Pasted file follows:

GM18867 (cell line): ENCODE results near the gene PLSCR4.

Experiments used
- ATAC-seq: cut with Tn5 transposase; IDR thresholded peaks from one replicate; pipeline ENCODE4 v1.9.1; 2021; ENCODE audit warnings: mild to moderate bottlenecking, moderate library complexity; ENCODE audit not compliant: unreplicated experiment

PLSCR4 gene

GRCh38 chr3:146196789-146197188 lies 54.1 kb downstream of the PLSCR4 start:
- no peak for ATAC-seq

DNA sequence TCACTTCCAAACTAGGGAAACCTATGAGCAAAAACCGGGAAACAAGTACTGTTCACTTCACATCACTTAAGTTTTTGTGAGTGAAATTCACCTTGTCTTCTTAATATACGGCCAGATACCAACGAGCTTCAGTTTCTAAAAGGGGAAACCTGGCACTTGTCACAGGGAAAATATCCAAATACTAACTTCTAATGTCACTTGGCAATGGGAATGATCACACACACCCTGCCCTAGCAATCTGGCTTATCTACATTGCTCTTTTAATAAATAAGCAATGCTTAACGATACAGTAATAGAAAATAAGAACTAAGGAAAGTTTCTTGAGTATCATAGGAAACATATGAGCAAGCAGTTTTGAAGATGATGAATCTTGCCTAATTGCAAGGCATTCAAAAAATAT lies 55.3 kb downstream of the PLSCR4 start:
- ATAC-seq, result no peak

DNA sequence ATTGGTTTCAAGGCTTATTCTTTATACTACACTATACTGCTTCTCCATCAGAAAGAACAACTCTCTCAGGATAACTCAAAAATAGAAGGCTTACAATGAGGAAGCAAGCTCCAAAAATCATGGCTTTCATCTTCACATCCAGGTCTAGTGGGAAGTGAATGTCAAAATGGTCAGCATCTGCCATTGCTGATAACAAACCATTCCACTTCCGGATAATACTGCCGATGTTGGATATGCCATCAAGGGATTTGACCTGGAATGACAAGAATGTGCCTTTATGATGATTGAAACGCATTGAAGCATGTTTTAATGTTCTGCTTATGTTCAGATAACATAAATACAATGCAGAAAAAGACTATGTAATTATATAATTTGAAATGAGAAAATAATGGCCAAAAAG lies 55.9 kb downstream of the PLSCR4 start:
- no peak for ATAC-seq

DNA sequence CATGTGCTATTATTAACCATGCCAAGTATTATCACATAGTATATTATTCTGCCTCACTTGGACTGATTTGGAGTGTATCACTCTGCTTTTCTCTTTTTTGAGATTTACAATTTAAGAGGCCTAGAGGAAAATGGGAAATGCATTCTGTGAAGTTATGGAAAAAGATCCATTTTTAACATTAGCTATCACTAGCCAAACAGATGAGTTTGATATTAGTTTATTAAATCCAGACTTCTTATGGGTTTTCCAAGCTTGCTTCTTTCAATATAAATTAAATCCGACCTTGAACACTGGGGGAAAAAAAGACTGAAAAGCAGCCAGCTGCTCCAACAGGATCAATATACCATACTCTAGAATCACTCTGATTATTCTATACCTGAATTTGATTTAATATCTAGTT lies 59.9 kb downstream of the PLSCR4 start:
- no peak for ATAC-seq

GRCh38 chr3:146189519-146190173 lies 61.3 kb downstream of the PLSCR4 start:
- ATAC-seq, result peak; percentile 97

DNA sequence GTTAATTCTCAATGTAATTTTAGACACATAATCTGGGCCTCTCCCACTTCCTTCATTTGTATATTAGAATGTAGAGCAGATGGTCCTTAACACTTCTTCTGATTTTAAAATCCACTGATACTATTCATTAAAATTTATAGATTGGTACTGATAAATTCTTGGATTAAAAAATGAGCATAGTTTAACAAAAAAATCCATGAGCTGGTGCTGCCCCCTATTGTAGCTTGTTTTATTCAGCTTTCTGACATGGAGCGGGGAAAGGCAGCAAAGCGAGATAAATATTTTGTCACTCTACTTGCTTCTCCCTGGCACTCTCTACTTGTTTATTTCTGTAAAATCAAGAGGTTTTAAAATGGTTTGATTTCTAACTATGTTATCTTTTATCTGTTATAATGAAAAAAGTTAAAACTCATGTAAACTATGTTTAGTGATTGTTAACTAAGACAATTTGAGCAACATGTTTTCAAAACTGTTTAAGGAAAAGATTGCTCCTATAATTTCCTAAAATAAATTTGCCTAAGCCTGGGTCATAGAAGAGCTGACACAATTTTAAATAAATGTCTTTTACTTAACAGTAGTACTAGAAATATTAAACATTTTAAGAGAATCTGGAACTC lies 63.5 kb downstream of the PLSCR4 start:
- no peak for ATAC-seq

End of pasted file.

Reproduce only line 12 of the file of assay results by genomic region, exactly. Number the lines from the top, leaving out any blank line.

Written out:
- no peak for ATAC-seq